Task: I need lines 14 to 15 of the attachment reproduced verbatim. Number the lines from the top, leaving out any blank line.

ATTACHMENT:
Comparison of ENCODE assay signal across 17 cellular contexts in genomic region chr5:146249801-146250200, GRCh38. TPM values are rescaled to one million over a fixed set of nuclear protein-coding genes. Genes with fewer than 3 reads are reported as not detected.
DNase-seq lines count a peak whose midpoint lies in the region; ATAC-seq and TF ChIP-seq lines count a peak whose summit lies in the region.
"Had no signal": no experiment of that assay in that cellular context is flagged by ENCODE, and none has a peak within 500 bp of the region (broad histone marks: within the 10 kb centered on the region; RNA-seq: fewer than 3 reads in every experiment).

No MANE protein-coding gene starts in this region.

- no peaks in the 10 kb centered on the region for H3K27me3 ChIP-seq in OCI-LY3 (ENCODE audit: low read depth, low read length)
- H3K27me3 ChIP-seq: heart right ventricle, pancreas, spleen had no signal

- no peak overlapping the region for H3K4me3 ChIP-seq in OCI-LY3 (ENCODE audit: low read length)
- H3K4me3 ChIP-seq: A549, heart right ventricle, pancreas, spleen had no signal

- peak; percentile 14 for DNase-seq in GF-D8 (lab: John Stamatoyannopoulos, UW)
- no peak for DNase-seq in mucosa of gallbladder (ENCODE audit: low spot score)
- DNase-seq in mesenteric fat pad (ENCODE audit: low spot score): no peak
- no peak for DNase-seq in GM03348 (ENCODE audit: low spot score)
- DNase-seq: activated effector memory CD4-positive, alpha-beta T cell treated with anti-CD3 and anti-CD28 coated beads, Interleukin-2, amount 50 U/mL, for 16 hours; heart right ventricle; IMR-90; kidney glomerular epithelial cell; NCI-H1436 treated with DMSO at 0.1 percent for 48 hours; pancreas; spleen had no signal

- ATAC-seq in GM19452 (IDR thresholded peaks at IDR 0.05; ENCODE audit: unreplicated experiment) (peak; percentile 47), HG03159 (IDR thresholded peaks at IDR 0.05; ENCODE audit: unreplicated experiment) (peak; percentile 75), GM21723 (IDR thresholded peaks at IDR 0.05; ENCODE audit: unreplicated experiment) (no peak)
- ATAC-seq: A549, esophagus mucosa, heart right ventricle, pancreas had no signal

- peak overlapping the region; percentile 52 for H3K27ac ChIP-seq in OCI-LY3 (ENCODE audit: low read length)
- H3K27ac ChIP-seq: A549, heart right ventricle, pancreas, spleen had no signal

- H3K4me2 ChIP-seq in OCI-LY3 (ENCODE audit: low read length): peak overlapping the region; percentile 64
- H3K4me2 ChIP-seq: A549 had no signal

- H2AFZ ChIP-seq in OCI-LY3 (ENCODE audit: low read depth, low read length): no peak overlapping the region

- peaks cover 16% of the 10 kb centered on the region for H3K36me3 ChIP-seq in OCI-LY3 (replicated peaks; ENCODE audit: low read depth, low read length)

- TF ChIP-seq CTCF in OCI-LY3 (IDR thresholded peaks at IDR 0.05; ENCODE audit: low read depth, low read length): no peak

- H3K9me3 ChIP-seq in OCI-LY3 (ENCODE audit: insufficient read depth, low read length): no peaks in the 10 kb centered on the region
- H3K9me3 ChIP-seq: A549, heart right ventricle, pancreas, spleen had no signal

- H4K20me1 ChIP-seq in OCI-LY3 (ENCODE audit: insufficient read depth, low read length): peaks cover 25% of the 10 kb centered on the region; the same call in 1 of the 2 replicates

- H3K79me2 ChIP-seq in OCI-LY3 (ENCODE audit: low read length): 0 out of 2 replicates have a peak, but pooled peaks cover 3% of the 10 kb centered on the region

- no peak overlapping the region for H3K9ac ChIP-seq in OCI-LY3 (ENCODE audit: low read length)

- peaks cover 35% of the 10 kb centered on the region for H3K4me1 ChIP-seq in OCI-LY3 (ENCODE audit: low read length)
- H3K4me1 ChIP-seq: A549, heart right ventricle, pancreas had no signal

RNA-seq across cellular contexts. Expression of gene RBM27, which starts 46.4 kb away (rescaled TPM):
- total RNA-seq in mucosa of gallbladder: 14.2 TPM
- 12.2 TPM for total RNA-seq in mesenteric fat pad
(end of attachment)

- ATAC-seq in GM19452 (IDR thresholded peaks at IDR 0.05; ENCODE audit: unreplicated experiment) (peak; percentile 47), HG03159 (IDR thresholded peaks at IDR 0.05; ENCODE audit: unreplicated experiment) (peak; percentile 75), GM21723 (IDR thresholded peaks at IDR 0.05; ENCODE audit: unreplicated experiment) (no peak)
- ATAC-seq: A549, esophagus mucosa, heart right ventricle, pancreas had no signal